Before I started down the road of heart failure, I was guilty of the crime of taking things for granted. What does this mean? Well, the Cambridge English dictionary defines the term taking something for granted as: to never think about something because you believe it will always be available or stay exactly the same. In my case, I’m wondering if the definition should just be “to never think”.
No, I am not being too harsh with myself. Prior to my diagnosis of heart failure, I was rushing around so much that I just seemed to be on autopilot, and I never gave any deliberate thought to what I was doing. In the last few years, I have had to give up things that I really liked to do. I am not always thrilled with this result, but the world has not come to an end. I say this even though it is always in my mind that people with heart failure sometimes needs heart transplants.
Maybe when you realize that things could be much worse, that is the point where you finally stop taking things for granted. So the good news about heart failure is that with less going on in my life I can slow down to a pace where I could really analyze how I reacted to events, and particularly stress, before heart failure. I even have the time and more important, the inclination, to make some observations about where I may have erred and learn from my mistakes.
Here is one episode that demonstrates how oblivious I was to how good my life really was. I remember a big storm that came through the DC area in the fall of 2012. We lost power in my apartment building for about 24 hours. It was then that I realized how much I had come to rely on lights, hot water, the microwave, the refrigerator, the television, and my hair dryer just to name a few.
But when I now think about it, my biggest problem was that I had to go to work the next day. I was able to find some short-term solutions, and I showed up at my desk the next morning looking alert and professional. I was so fortunate, but I didn’t see it. I just was stressed over the loss of a convenience, not the loss of a need. Once the power came back on, I just used it without even a thank you to the Gods for returning light and hair dryers and the power of the microwave to my life.
When I started blacking out, feeling fatigue, and getting dizzy with almost no warning, I was at first more irritated than scared. How could I keep up my exercise routine if I kept blacking out? It was just annoyingly inconvenient to my work and life schedule. It didn’t dawn on me to ask why my good health had suffered a sharp decline, or to pay attention to how I was abusing my own body and wellbeing. It never occurred to me that the fact that I had enjoyed really good health and energy into my 50s was something that other people would envy. If I had a fortune that was enviable, what was I doing to protect it? Apparently nothing!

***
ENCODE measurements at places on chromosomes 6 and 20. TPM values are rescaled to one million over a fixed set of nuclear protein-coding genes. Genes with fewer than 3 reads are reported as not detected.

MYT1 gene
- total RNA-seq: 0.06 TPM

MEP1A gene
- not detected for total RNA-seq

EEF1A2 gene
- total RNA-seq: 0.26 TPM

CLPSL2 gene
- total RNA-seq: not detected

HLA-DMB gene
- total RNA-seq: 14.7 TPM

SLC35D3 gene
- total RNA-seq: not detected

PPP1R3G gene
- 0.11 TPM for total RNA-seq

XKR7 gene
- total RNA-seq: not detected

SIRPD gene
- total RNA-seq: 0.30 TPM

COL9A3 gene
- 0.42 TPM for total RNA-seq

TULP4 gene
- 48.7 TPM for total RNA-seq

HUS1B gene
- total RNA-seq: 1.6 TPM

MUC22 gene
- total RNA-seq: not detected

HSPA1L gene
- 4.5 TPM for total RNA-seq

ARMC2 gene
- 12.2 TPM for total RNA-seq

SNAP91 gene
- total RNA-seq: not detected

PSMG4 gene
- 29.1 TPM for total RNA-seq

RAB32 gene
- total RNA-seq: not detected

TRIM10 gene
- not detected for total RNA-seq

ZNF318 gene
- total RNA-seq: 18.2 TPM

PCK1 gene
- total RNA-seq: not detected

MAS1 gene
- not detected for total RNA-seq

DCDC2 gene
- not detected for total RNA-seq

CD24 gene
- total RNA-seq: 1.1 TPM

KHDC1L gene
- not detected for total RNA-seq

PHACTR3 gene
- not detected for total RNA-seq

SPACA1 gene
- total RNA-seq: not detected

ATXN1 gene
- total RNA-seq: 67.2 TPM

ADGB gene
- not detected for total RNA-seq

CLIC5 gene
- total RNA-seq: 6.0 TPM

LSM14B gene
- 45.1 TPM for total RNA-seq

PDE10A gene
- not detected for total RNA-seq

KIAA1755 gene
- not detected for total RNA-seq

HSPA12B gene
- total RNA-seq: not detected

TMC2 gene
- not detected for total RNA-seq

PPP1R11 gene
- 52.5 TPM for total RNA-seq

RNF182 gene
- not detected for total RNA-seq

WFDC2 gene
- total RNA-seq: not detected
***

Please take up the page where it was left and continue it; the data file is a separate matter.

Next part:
Do you see a consistent pattern in the preceding paragraphs? Do you see that I never bothered to savor each taste, to enjoy the freedom and fulfillment that comes with good health? Do you think I was guilty of taking a lot in life for granted? More important, when I lost something I relied on for a while, did I think about anything other than the inconvenience to me and my very rigid work schedule and life style? Where was the flexibility that I used to talk about with pride?
As I type and think back on these events, I realize how oblivious I was to the challenges that many people not as fortunate as I am have to manage on a constant basis. I am ashamed to admit that I was a very selfish person. I am trying really hard to change my attitude. As I work on altering my behavior, I am beginning to see that sometimes the remedies that I must implement to solve a problem gives me much more patience and sometimes may provide greater pleasure.
Here are a few examples showing how my approach to life’s inconveniences were more measured, more rational since I have jumped off the treadmill of work and work and more work, with no relaxation or recharging time. At the time I retired from work the Washington area subway system started to deteriorate in a huge way. Within the next four years Metro’s management initiated the “safe track” surge, which basically meant shutting down portions of the subway lines for weeks at a time. But instead of reacting angrily at the inconvenience, I knew that infrastructure priorities had been delayed for so long that the fixes of the safe track surge were absolutely critical.
So I realized I needed to repair my outlook. First, whenever I was confronted with safe track work that would disrupt a trip, I just calmly figured out if there were any alternatives to using metro. There were some instances where I could just drive to my appointment or meeting. Of course, in some instances, I had to go into Washington DC. I absolutely hate driving in Washington DC, especially anywhere near rush hour!